Bro. Kelly started at Xavier in 1974 and was principal for nine years starting in 1982. At a farewell Mass at Xavier when he left in 1991, the program said his roles "have run the gamut from a teacher of English, Latin, Religion and History to chairman of the Religion/Campus Ministry Department and assistant principal to varsity swim coach and prop manager for school musicals."
You might describe him as a character.
Writes Bro. Ryan of his time as principal: “He became well-known for his Monday morning pep talks in which he delivered the good, the bad, and the necessary. His trademark quote, especially to the seniors, was, ‘Wear your seat belt and don’t do anything to break your mother’s heart.’
“He also became famous or infamous for his Irish temper and sometimes imprudent comments, both on and off the PA system.”
His principal letters to parents were legendary. So, too, were his memos to the faculty.
One of the stories Bro. Ryan tells about Bro. Kelly back in 2012 is certainly memorable.
“The present administration can credit Br. James with helping to put the kibosh on senior skip days. More than 30 years ago he showed up at Hammonasset State Park with six teachers and several school buses to collect the seniors who decided a day in May at the beach was preferable to a day in May in school. Left behind were the Mercy girls, the seniors’ cars, and red-faced parents who had called their sons in as sick.”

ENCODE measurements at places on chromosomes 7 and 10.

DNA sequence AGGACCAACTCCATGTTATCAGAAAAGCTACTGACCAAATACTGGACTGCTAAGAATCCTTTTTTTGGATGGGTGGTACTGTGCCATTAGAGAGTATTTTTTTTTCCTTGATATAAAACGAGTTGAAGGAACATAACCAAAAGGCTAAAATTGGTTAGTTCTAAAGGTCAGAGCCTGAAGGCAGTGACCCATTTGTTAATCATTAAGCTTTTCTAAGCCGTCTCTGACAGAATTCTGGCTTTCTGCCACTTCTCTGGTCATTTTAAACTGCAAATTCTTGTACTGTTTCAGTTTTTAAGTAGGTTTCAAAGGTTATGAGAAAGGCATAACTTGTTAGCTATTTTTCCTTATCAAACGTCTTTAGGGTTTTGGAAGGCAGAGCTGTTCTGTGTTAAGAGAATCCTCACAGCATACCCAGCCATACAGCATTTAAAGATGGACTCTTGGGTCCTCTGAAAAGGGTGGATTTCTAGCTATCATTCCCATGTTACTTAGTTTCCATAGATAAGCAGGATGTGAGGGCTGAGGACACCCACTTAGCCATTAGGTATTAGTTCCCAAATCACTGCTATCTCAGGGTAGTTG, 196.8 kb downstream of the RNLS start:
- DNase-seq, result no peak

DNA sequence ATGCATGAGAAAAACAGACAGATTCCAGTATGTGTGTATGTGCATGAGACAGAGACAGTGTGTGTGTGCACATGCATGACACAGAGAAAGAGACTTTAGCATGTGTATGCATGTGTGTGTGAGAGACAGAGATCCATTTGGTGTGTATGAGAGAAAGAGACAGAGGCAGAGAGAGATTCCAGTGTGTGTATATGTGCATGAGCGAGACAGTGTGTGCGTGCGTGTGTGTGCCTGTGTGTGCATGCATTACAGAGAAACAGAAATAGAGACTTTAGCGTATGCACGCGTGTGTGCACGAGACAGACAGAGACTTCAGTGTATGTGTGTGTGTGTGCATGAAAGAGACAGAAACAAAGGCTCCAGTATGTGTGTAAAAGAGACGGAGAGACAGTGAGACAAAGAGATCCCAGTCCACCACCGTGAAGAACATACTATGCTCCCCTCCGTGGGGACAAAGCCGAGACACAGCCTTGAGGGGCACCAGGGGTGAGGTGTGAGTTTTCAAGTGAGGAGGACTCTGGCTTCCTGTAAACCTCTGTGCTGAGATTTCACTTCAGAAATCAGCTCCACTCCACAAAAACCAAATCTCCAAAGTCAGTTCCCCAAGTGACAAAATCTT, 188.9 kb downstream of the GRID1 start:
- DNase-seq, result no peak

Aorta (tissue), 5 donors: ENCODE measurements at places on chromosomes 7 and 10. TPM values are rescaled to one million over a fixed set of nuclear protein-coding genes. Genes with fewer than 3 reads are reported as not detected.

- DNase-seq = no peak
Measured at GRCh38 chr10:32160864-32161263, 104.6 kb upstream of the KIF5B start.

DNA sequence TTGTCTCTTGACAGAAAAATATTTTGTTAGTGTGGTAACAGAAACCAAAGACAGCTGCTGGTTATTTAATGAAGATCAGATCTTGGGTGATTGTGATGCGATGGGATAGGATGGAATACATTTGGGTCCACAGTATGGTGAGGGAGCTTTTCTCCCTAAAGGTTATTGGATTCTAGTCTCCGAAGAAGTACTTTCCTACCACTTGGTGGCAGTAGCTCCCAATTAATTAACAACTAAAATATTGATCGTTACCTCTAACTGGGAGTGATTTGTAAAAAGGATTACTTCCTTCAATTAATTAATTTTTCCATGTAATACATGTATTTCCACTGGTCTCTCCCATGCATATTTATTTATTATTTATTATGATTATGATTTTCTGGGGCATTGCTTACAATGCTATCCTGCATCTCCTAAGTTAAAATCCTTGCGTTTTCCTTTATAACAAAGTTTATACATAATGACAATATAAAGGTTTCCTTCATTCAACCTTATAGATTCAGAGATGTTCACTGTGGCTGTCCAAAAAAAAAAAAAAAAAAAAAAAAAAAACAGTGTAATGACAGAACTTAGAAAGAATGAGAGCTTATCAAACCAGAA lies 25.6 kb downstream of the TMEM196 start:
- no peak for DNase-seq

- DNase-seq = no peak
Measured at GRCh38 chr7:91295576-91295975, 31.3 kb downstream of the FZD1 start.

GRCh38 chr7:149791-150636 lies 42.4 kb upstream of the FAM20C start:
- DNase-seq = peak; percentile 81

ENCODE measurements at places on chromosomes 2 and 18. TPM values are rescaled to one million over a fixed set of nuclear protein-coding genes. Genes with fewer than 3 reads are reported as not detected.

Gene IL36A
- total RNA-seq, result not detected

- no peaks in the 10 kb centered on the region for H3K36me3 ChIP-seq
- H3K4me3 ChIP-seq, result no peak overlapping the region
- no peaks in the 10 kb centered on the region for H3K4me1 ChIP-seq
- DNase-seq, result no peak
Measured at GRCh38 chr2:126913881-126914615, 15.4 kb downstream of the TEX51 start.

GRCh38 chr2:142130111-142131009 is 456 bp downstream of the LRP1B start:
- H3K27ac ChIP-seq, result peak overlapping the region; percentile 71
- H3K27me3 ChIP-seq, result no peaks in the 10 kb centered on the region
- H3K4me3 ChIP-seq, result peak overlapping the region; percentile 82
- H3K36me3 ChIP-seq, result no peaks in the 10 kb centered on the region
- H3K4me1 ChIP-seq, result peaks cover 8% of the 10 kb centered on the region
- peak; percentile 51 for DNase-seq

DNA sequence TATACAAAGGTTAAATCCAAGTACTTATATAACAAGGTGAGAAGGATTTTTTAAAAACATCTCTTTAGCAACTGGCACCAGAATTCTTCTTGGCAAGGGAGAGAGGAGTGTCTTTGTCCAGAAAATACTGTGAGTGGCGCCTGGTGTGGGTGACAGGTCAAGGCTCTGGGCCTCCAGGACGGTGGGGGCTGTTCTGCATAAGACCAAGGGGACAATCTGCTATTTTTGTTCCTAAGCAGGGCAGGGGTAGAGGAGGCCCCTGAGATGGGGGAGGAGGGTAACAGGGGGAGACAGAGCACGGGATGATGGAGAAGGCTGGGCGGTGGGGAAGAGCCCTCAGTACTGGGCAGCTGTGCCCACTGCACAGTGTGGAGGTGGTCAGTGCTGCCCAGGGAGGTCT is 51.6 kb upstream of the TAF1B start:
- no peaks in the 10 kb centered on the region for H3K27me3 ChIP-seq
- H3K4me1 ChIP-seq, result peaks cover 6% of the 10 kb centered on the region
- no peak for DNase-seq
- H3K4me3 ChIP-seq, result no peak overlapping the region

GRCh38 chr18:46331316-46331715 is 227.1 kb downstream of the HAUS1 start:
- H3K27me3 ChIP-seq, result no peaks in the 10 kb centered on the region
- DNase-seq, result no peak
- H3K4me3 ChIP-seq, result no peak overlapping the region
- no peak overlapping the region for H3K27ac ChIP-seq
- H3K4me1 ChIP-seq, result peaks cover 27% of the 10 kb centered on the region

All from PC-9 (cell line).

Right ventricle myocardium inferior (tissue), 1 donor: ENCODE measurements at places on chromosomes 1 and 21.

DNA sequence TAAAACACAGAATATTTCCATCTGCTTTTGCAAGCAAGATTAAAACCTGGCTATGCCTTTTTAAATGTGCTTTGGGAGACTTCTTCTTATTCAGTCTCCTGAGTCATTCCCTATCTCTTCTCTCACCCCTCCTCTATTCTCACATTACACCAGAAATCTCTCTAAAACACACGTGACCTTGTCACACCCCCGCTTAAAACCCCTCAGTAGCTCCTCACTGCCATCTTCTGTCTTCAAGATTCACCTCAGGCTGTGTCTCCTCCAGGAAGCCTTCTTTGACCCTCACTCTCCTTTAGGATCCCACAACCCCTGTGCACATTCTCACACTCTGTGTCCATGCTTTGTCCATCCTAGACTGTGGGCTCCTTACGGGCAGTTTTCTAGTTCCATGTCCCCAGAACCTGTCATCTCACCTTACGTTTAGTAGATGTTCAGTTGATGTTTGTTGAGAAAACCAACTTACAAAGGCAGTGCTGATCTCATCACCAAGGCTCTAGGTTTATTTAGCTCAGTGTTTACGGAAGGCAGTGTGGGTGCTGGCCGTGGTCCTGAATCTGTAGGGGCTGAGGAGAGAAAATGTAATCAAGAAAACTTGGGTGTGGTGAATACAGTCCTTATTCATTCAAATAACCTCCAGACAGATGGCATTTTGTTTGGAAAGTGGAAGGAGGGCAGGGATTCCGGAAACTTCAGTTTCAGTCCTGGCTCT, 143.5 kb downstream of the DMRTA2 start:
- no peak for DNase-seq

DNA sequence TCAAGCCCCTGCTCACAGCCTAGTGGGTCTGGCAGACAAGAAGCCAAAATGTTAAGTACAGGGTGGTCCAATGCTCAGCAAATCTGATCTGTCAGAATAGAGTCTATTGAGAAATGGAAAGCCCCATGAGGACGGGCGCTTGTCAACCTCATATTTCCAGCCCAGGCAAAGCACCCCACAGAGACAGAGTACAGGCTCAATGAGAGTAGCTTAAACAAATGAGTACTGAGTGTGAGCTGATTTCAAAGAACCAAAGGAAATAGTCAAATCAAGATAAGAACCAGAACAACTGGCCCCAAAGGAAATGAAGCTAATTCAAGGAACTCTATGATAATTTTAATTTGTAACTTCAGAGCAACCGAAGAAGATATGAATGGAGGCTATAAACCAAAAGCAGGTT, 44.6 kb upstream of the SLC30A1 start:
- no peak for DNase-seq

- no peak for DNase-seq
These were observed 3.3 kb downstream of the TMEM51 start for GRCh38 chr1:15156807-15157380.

Bro. Ryan reached out to students from the various schools in which Bro. Kelly taught. A few responses:
“The Kelly wrath was fierce, but the Kelly apology made everything right.”
“He could be stern and gruff at times but was overflowing with love and dedication.”
“He was by far the best teacher I ever had; I loved every single minute of his class. As much as I dreaded my lack of sleep due to lengthy papers, I realized it was a necessary evil to pass the class. And when he told me I was going to literary hell because I spelled a character’s name wrong in a paper on “A Passage to India,” he smiled the whole time. I can honestly say I learned more about being a man in his class than I did about the correct placement for an introductory participial phrase.”
“When I asked him about these past 48 years of profound dedication to the handicapped, he gave an answer I wasn’t expecting. He said, 'I didn’t want any part of it. It was the Lord’s work. I grew into it.' "
Bro. Ryan talking about Bro. Houlihan